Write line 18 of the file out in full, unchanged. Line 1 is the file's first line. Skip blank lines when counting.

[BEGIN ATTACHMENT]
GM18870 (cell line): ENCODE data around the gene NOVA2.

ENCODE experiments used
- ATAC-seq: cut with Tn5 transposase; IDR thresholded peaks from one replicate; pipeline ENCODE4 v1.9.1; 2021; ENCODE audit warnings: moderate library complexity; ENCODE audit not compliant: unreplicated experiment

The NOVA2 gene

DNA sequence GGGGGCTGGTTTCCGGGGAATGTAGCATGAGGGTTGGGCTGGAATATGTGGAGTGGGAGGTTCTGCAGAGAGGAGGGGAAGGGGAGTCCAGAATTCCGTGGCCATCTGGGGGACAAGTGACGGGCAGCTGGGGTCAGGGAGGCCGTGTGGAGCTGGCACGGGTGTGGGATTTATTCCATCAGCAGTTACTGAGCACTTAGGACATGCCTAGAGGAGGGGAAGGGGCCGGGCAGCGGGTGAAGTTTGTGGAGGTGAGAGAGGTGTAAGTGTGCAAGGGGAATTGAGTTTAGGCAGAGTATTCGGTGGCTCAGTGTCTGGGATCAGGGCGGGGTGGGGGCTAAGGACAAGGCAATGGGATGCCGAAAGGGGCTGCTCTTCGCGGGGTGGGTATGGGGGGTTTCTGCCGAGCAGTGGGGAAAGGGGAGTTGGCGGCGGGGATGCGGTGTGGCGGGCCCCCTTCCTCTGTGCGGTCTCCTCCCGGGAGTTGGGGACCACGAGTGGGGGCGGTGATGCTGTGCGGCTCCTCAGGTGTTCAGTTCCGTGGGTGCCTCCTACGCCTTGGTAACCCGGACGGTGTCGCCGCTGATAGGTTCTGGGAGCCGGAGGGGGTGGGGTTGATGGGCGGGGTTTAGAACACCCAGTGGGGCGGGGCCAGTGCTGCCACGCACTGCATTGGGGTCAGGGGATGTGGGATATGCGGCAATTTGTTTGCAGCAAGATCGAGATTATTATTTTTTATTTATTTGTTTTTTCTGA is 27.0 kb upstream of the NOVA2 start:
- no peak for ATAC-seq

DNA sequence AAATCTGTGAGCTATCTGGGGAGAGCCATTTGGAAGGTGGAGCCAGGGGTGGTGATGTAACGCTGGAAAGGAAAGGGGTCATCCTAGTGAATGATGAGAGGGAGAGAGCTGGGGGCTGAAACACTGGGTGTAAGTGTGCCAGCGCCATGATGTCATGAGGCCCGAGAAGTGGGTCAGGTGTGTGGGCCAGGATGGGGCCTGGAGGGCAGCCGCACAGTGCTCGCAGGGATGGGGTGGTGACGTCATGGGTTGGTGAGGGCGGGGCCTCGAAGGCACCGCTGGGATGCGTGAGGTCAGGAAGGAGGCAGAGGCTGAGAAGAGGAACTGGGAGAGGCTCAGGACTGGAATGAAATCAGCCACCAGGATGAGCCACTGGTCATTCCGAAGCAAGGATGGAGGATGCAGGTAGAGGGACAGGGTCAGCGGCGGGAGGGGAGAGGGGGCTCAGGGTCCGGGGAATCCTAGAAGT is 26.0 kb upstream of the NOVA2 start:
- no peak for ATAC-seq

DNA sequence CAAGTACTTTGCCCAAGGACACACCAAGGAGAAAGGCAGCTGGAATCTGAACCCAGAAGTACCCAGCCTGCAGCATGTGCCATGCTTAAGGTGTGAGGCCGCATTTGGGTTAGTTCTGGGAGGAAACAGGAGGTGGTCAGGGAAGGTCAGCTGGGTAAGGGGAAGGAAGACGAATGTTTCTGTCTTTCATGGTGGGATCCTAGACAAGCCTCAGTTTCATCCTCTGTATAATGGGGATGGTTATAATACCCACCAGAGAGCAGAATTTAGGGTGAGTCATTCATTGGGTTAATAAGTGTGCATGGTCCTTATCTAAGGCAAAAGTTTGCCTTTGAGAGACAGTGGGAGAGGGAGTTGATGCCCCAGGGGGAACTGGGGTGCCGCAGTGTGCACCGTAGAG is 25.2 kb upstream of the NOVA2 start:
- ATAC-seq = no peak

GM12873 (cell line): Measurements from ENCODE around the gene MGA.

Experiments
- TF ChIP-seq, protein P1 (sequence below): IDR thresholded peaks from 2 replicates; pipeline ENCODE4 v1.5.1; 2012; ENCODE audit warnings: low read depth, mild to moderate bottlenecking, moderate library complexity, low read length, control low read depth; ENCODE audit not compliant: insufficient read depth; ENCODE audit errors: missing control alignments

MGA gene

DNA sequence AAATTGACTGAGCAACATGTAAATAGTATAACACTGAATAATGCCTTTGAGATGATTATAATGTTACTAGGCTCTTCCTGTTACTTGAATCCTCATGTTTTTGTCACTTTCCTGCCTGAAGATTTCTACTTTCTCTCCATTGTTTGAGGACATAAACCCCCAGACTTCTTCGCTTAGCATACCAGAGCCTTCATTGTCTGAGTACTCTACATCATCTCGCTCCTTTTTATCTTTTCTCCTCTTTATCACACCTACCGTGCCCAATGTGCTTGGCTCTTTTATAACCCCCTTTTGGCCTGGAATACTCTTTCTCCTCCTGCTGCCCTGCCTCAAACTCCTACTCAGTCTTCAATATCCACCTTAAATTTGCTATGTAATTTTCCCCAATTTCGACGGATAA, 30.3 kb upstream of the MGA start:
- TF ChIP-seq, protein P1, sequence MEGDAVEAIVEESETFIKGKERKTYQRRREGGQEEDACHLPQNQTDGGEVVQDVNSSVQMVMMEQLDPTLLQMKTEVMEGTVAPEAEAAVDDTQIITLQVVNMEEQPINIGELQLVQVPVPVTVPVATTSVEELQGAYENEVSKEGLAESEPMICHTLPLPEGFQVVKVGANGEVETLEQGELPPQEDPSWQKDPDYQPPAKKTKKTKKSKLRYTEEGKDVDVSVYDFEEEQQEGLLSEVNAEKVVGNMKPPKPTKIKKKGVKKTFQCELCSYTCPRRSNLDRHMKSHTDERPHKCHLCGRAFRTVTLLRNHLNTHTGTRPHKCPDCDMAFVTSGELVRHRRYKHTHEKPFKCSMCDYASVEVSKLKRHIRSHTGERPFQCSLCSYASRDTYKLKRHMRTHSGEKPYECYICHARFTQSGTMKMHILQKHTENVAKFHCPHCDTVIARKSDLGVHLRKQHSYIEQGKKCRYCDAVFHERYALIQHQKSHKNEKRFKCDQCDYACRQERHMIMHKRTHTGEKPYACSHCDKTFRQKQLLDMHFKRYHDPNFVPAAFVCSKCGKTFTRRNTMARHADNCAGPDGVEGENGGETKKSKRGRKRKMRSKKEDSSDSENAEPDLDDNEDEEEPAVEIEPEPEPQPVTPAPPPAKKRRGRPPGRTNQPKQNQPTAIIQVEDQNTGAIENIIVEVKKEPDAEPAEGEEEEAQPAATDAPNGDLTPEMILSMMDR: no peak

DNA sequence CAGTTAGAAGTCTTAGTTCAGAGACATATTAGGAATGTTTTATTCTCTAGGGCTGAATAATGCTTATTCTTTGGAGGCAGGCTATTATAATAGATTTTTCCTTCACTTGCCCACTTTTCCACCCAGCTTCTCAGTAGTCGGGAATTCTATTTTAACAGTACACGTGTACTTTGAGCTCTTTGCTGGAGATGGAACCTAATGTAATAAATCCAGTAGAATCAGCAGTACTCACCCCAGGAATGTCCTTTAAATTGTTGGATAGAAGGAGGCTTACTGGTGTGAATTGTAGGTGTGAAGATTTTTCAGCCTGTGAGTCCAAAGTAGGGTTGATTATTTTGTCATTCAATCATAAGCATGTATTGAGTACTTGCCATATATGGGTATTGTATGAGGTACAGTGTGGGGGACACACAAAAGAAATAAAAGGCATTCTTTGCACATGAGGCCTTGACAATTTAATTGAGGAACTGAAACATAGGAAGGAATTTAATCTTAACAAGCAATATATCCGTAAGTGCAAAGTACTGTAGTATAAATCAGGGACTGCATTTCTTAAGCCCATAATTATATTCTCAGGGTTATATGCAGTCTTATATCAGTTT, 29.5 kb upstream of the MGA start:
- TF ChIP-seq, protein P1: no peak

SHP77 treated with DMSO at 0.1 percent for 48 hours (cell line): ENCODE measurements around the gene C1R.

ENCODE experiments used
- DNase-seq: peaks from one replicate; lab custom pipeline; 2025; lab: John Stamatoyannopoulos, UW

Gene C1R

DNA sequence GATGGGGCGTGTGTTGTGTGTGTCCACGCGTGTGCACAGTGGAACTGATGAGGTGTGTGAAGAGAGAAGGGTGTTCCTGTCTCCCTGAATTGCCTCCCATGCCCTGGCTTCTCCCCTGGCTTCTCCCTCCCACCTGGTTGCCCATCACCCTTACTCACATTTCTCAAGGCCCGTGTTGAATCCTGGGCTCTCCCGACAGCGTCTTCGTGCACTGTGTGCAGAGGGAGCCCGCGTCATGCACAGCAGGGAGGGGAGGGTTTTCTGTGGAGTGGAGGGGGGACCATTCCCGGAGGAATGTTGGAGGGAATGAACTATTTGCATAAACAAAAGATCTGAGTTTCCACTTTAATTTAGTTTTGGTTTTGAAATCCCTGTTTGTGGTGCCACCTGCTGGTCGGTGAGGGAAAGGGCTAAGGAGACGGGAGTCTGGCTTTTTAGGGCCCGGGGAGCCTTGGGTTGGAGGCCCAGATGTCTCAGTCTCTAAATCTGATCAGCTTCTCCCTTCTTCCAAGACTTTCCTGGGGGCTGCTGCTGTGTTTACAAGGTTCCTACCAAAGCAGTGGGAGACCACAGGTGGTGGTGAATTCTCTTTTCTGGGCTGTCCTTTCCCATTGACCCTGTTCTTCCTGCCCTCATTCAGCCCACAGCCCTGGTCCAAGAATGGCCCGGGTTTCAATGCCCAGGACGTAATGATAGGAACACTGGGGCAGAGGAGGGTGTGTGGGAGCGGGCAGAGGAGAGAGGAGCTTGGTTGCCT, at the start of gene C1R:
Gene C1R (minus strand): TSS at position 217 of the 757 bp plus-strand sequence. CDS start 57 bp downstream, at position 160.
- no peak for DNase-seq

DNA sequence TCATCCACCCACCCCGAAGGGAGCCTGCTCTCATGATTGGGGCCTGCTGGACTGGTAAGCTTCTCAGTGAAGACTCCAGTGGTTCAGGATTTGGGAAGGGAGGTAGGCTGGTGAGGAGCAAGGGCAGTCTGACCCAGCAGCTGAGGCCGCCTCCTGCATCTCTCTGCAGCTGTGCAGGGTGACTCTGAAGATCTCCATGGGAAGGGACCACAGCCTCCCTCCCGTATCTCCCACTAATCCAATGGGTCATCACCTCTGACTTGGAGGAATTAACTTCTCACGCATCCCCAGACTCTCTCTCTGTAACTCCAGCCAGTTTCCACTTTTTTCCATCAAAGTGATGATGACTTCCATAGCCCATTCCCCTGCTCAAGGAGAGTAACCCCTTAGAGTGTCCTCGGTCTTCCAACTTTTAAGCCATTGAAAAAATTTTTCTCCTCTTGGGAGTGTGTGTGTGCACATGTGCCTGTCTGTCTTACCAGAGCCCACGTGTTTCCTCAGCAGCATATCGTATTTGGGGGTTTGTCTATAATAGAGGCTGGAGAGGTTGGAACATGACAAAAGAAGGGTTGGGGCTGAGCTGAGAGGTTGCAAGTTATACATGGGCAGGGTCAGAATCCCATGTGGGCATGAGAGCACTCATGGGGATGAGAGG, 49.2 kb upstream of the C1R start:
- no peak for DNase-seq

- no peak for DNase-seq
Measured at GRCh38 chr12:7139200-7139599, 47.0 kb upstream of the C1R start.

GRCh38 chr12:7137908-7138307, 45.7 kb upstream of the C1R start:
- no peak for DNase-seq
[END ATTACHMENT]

- TF ChIP-seq, protein P1: no peak